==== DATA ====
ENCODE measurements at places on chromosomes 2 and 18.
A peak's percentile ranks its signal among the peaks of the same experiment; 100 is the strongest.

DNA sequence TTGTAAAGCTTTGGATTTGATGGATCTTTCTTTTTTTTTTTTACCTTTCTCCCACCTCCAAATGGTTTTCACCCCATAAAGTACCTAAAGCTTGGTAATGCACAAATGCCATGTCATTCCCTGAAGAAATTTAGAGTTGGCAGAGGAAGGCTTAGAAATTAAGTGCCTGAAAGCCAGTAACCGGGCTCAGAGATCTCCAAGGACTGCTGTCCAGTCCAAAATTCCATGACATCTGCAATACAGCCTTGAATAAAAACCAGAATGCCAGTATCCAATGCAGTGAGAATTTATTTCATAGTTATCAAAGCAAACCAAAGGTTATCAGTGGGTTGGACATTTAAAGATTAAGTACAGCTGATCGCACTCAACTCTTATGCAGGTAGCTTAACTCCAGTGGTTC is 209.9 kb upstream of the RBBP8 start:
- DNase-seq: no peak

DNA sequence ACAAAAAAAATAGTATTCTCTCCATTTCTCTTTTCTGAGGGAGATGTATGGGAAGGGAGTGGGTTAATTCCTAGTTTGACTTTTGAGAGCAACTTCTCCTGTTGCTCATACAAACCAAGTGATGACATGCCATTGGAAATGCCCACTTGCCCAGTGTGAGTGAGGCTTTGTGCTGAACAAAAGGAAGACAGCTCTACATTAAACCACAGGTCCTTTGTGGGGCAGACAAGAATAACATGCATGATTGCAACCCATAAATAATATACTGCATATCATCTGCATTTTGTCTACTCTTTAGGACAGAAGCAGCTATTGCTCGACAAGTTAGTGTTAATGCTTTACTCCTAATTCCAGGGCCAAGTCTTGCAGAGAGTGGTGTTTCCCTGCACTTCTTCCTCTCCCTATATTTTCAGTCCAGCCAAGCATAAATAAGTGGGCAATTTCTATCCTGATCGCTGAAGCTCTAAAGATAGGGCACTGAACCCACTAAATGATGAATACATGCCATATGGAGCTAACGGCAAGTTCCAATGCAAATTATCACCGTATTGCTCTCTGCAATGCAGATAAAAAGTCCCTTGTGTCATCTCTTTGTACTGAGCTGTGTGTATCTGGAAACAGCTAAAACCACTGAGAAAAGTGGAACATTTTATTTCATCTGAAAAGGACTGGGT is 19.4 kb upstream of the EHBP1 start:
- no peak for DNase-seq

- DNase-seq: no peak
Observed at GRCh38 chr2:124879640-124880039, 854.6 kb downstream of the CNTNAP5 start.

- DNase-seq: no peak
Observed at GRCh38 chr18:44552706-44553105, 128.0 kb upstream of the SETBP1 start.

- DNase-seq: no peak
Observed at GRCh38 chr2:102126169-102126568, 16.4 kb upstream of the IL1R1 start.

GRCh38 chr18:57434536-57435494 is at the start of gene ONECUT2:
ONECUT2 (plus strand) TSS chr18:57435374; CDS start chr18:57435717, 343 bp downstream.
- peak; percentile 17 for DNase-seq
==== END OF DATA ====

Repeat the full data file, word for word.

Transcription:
ENCODE measurements at places on chromosomes 2 and 18.
A peak's percentile ranks its signal among the peaks of the same experiment; 100 is the strongest.

DNA sequence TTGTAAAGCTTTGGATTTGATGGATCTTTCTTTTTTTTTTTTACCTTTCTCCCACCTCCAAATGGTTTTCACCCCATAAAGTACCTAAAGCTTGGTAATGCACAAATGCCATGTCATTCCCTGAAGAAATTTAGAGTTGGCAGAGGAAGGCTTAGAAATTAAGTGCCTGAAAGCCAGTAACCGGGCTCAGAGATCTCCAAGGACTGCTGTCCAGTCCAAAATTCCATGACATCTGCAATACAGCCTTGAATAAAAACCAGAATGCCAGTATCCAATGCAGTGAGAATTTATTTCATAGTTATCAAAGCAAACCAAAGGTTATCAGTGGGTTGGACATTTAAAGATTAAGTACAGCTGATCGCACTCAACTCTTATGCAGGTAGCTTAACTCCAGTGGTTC is 209.9 kb upstream of the RBBP8 start:
- DNase-seq: no peak

DNA sequence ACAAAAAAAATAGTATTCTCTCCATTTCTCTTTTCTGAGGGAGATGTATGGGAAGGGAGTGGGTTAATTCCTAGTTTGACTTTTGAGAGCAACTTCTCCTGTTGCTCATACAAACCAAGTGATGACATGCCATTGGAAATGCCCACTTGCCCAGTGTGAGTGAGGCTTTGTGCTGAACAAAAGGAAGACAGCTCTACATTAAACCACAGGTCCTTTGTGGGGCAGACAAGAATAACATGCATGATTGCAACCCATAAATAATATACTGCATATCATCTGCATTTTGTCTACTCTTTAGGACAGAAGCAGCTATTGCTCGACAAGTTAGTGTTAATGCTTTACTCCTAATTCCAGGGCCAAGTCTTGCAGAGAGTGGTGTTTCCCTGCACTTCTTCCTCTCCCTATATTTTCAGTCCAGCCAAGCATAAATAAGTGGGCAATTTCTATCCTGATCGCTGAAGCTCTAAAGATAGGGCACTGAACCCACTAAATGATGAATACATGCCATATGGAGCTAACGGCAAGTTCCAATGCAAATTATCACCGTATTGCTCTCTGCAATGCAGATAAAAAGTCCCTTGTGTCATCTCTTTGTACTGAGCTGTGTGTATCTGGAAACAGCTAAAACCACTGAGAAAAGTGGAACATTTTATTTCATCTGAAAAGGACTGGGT is 19.4 kb upstream of the EHBP1 start:
- no peak for DNase-seq

- DNase-seq: no peak
Observed at GRCh38 chr2:124879640-124880039, 854.6 kb downstream of the CNTNAP5 start.

- DNase-seq: no peak
Observed at GRCh38 chr18:44552706-44553105, 128.0 kb upstream of the SETBP1 start.

- DNase-seq: no peak
Observed at GRCh38 chr2:102126169-102126568, 16.4 kb upstream of the IL1R1 start.

GRCh38 chr18:57434536-57435494 is at the start of gene ONECUT2:
ONECUT2 (plus strand) TSS chr18:57435374; CDS start chr18:57435717, 343 bp downstream.
- peak; percentile 17 for DNase-seq